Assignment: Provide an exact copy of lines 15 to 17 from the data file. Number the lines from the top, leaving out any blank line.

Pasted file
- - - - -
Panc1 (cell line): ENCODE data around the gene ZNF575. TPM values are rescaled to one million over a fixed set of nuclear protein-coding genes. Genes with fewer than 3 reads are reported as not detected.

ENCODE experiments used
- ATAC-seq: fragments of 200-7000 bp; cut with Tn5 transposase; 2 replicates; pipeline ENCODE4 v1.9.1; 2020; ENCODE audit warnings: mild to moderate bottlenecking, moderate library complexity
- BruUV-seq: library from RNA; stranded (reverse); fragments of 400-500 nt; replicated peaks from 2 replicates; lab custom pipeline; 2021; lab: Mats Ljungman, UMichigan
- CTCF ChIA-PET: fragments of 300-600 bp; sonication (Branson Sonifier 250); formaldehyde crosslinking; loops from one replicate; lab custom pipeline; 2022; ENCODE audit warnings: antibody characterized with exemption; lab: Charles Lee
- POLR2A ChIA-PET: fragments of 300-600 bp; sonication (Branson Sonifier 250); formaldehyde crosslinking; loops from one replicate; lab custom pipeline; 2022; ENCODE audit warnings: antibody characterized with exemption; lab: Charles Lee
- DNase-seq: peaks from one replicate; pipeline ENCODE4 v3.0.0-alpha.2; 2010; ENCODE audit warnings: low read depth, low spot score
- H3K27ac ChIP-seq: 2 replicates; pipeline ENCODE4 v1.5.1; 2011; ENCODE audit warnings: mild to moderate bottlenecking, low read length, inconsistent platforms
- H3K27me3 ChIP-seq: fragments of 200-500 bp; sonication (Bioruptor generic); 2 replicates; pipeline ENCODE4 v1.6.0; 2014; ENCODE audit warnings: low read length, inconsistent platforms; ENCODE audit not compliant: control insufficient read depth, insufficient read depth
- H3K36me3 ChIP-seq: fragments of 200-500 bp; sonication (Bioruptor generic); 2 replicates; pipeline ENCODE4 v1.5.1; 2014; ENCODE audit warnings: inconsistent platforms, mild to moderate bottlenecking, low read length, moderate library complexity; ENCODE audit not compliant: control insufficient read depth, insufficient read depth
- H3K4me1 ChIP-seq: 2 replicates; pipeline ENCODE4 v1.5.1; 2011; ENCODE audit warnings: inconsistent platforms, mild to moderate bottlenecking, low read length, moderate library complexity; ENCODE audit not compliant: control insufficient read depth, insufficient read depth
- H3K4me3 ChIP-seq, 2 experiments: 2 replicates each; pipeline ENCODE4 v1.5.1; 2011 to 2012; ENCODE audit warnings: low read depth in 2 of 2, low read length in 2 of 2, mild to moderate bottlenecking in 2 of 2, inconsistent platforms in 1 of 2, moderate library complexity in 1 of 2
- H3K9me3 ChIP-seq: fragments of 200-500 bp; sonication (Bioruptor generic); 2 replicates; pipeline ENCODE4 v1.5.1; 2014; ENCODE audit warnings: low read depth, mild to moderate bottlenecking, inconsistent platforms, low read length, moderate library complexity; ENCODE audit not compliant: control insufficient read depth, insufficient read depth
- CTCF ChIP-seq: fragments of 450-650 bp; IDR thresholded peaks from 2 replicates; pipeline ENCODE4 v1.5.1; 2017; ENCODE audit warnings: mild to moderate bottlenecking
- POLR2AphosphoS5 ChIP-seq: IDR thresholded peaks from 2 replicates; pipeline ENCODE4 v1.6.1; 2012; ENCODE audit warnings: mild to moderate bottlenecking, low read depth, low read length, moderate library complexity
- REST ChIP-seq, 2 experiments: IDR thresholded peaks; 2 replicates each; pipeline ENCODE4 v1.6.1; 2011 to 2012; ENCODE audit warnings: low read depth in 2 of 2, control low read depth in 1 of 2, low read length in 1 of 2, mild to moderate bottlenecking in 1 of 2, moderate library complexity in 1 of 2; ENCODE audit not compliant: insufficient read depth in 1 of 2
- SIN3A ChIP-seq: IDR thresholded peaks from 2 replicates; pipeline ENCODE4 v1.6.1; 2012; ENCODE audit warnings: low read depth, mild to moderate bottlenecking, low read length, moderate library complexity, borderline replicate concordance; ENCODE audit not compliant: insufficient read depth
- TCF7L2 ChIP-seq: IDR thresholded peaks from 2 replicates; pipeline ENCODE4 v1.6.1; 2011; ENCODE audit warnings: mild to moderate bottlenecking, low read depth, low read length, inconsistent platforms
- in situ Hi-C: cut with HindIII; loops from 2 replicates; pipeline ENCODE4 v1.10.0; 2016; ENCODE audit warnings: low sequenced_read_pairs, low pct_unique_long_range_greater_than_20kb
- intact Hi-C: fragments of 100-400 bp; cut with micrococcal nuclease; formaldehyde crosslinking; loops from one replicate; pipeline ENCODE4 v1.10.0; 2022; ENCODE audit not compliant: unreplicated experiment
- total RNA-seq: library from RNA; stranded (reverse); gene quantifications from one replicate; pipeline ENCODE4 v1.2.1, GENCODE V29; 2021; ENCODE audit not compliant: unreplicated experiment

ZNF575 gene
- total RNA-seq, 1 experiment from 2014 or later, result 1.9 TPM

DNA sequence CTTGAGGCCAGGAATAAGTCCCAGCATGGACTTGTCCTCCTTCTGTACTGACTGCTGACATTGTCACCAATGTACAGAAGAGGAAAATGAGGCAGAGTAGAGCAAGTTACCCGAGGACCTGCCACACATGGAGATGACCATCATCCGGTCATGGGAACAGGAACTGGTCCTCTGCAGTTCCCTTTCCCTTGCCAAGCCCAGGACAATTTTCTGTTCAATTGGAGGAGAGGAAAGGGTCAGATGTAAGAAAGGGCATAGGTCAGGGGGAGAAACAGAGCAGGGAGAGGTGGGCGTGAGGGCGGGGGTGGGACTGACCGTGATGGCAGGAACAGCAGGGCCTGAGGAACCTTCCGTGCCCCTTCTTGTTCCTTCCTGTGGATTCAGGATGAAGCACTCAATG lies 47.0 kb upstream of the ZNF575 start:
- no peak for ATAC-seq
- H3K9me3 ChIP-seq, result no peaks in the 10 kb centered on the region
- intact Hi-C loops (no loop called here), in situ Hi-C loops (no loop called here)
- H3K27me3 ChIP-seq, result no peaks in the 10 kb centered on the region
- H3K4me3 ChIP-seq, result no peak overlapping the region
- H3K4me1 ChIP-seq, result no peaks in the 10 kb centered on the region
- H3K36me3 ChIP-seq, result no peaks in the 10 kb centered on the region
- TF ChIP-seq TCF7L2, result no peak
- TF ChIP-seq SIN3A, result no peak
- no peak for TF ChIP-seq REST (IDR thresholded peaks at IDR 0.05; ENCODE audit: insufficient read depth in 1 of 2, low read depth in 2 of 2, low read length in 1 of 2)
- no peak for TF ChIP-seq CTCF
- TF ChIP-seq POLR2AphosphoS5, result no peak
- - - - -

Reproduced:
- POLR2AphosphoS5 ChIP-seq: IDR thresholded peaks from 2 replicates; pipeline ENCODE4 v1.6.1; 2012; ENCODE audit warnings: mild to moderate bottlenecking, low read depth, low read length, moderate library complexity
- REST ChIP-seq, 2 experiments: IDR thresholded peaks; 2 replicates each; pipeline ENCODE4 v1.6.1; 2011 to 2012; ENCODE audit warnings: low read depth in 2 of 2, control low read depth in 1 of 2, low read length in 1 of 2, mild to moderate bottlenecking in 1 of 2, moderate library complexity in 1 of 2; ENCODE audit not compliant: insufficient read depth in 1 of 2
- SIN3A ChIP-seq: IDR thresholded peaks from 2 replicates; pipeline ENCODE4 v1.6.1; 2012; ENCODE audit warnings: low read depth, mild to moderate bottlenecking, low read length, moderate library complexity, borderline replicate concordance; ENCODE audit not compliant: insufficient read depth